Formula 1 is currently working to a draft calendar of up to 18 races in 24 weeks. While I suspect this is a best-case scenario and we can expect a few of these races at least to fall by the wayside, that does raise the question of whether it is asking too much of team personnel if all these races happen and in such a short time frame.
It certainly would be heavy going for those working on the cars, so I imagine the teams would have to rotate staff. Firstly, they could cut back from 60 to, say, 50 operational personnel at a race. Then you could partially rotate the crews between races, which would also help with travel.
You couldn’t do this with every position, but it would work for a certain number of them. You could leave some of the more engineering-analysis focused people working from base to get down to that 50 number.
If one race is one group and the next race another, that minimises the impact. You’d still have key personnel like the race engineer and number one mechanic at every race, but could swap around the number two mechanic and a few other positions.
It depends exactly what team staff are skilled in but there are understudies for a lot of positions and what might be called ‘spare’ race team personnel. Even if you only have 20-25 in the group that changes over, that’s lightening the load for a lot of people.
For a three-day event, the hard work starts on Thursday morning, so in reality it becomes a four-day weekend. That only leaves you three days from the end of one meeting to get to the next one, which is possible but offers no time to waste.
Between the European races the longest distance is roughly 1200 miles so it would be possible to travel by road in coaches to avoid the problems that are going to be around airports.
Two-day events will help. We don’t know how many would be cut back, but for the early races – back-to-back F1 grands prix in Austria then Britain/Germany – it would make sense to make the second of each just a two-day event and this would be a good experiment as to how it works.
This doesn’t make it that much easier for personnel as you still have to cram more work into those two days, but it is a small help and even more importantly it will reduce the cost for the teams as they will be doing less mileage.
You do have to strike a balance when it comes to looking after personnel. When I look back to the 1970s, about eight of us used to jump into a blue diesel Transit van, get there on the Wednesday night, get the cars ready on Thursday after the truck had arrived and then you were lucky if you got to bed at all from Friday morning until Sunday night.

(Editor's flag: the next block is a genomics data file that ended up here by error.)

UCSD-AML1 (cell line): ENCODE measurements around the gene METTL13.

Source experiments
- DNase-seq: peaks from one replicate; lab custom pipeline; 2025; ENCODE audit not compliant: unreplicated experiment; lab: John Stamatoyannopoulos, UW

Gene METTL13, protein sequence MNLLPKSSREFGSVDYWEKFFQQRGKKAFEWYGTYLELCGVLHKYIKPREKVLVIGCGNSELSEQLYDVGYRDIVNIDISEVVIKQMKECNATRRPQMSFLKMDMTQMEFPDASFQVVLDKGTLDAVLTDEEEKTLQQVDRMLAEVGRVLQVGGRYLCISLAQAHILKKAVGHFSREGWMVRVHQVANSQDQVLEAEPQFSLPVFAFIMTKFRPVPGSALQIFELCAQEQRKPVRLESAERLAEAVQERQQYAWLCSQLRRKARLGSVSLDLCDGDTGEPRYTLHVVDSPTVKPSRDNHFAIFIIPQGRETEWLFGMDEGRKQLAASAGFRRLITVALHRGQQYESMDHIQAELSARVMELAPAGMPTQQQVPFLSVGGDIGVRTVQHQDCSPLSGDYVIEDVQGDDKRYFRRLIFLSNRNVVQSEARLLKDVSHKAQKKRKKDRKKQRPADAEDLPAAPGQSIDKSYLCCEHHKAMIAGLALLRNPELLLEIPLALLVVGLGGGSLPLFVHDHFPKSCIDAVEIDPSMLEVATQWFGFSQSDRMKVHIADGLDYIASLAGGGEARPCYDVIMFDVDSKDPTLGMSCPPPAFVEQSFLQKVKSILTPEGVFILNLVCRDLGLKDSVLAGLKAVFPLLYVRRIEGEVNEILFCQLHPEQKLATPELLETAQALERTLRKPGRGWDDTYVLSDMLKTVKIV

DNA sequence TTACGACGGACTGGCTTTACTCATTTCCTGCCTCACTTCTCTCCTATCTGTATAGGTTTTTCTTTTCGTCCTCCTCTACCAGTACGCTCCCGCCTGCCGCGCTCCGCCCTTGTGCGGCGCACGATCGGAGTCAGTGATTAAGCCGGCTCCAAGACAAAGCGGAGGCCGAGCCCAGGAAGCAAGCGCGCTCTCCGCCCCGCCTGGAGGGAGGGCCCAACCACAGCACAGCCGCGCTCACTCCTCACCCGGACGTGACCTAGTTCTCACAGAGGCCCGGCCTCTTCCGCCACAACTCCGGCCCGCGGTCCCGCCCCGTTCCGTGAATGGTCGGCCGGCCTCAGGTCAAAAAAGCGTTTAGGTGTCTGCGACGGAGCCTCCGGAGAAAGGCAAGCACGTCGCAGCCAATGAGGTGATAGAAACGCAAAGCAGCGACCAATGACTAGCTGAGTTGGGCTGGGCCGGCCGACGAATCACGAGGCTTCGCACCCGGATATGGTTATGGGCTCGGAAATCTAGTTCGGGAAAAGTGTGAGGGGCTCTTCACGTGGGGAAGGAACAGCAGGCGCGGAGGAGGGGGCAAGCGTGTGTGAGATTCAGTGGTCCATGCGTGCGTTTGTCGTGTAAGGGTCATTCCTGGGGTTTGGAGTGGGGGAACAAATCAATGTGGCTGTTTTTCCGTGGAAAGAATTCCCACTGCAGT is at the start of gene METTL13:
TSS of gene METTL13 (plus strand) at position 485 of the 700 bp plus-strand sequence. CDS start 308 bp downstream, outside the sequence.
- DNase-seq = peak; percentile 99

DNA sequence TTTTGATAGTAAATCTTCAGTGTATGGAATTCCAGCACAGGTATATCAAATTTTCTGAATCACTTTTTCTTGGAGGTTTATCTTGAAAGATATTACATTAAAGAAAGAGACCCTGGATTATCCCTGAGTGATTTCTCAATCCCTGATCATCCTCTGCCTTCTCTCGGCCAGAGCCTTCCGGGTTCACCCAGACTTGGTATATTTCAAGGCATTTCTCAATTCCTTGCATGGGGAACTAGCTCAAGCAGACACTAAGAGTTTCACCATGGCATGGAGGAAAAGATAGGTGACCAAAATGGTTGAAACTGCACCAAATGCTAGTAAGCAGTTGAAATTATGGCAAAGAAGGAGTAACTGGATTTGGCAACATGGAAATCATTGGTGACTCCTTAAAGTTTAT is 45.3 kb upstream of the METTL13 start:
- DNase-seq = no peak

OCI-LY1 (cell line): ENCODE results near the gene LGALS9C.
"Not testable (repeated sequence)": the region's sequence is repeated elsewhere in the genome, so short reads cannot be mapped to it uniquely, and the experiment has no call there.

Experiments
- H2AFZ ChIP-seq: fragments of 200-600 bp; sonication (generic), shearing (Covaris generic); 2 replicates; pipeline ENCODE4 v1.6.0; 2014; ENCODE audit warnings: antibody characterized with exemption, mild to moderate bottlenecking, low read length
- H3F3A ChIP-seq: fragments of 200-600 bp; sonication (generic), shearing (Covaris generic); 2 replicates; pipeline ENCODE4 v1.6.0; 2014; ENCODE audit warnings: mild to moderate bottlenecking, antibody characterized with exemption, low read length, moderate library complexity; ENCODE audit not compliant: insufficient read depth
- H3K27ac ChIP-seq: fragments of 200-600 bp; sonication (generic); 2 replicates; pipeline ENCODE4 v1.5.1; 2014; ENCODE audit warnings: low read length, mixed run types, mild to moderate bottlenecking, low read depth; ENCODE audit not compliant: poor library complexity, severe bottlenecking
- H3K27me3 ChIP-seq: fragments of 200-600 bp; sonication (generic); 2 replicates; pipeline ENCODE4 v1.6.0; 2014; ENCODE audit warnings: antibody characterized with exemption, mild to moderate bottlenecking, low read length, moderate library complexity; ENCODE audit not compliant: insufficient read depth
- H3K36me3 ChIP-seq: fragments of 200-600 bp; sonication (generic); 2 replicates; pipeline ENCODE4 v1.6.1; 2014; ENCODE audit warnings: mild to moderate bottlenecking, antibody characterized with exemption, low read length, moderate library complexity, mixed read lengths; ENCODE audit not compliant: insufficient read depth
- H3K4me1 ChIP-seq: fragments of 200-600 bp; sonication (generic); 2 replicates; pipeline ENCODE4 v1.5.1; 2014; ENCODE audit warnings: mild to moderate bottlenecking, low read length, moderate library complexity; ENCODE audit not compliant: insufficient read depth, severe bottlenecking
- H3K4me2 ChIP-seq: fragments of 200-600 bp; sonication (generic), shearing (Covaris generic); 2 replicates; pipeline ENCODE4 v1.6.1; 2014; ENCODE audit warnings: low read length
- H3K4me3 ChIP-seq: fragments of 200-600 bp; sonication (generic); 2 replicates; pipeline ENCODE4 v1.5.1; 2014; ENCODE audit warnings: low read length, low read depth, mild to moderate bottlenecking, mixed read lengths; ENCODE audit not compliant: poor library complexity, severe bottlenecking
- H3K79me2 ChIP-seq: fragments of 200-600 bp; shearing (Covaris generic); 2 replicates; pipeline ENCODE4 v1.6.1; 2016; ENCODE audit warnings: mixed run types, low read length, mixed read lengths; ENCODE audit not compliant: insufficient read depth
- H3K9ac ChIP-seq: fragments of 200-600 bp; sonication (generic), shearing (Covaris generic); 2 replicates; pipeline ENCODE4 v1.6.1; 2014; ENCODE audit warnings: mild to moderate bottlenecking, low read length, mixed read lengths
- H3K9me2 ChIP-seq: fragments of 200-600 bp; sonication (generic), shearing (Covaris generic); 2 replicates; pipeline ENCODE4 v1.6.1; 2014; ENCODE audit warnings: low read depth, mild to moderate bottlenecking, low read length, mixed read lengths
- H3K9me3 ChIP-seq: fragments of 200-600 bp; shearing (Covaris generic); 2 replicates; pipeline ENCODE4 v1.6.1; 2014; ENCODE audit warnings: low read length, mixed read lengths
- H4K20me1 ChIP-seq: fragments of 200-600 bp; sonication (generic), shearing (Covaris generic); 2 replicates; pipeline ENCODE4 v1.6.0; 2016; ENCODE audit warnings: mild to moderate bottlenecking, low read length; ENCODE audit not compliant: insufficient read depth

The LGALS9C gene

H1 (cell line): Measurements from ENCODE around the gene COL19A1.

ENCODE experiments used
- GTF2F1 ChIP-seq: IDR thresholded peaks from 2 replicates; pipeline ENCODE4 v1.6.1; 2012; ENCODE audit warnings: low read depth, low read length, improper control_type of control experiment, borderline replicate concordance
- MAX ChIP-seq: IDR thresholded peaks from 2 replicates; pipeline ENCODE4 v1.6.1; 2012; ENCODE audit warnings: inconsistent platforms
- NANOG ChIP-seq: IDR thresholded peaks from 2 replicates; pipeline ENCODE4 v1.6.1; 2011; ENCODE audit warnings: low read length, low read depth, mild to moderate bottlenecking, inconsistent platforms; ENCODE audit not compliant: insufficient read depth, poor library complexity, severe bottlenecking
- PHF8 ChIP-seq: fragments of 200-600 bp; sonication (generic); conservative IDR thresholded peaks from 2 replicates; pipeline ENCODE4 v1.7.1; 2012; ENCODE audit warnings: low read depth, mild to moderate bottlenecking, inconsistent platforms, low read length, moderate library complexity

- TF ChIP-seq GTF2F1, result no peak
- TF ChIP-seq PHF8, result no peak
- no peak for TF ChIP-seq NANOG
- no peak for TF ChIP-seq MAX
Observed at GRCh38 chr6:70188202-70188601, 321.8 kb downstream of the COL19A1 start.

You didn’t have all the pre-built sub assemblies, so you had to go in the truck and build parts up and that created a lot more work for a smaller number of people. It was a different world and you had to put up with it. That doesn’t mean everyone should be working 24/7 all the time, but it shows what can be done.
The curfew is a good thing to protect staff but if grand prix events are being held in a condensed time with fewer people then it maybe has to be a shorter curfew. It can’t be removed completely but should allow people to work a bit later and longer if needed.
You have to be aware of the demands on people, but you don’t want to mollycoddle them more than necessary. Everyone in Formula 1 knows how serious this situation is and this isn’t a workload that’s going to be permanent – it’s in unprecedented circumstances and should help to save jobs and ensure teams can survive. There has to be a willingness to put in some extra effort.
But F1 teams have to be aware of the personal situations of their staff and listen to what they can and cannot do without resorting to threatening them. Some are young, free and single and can be away for six months but others have family and other personal demands that need to be balanced. Everyone will have different compromises.
I would allow personnel to lay out concerns that they have and what they can and cannot do, then fit them in based on that. It might be the case that someone who can’t be away almost continuously can be moved into a factory role for the second half of the year, or if they can only do some of the races they may be part of the rotation that I suggested.
If any teams do treat staff unfairly when they are asking so much of them, then I hope that they would blow the whistle publicly if their jobs are being threatened by unreasonable demands because F1 teams should look after their staff. This situation is about flexibility.
I don’t think it’s too much to ask to make the proposed calendar work provided allowances are made where needed. It would be different if this was going to become normal for every season but this is a one-off situation and people need to be willing to roll up their sleeves and get on with it. And most will be happy to do just that.
You could then have a shutdown over the winter, even if it’s just for race team personnel, to pay them back for that effort and ensure they have time at home to recover and get on with their lives when the season has ended.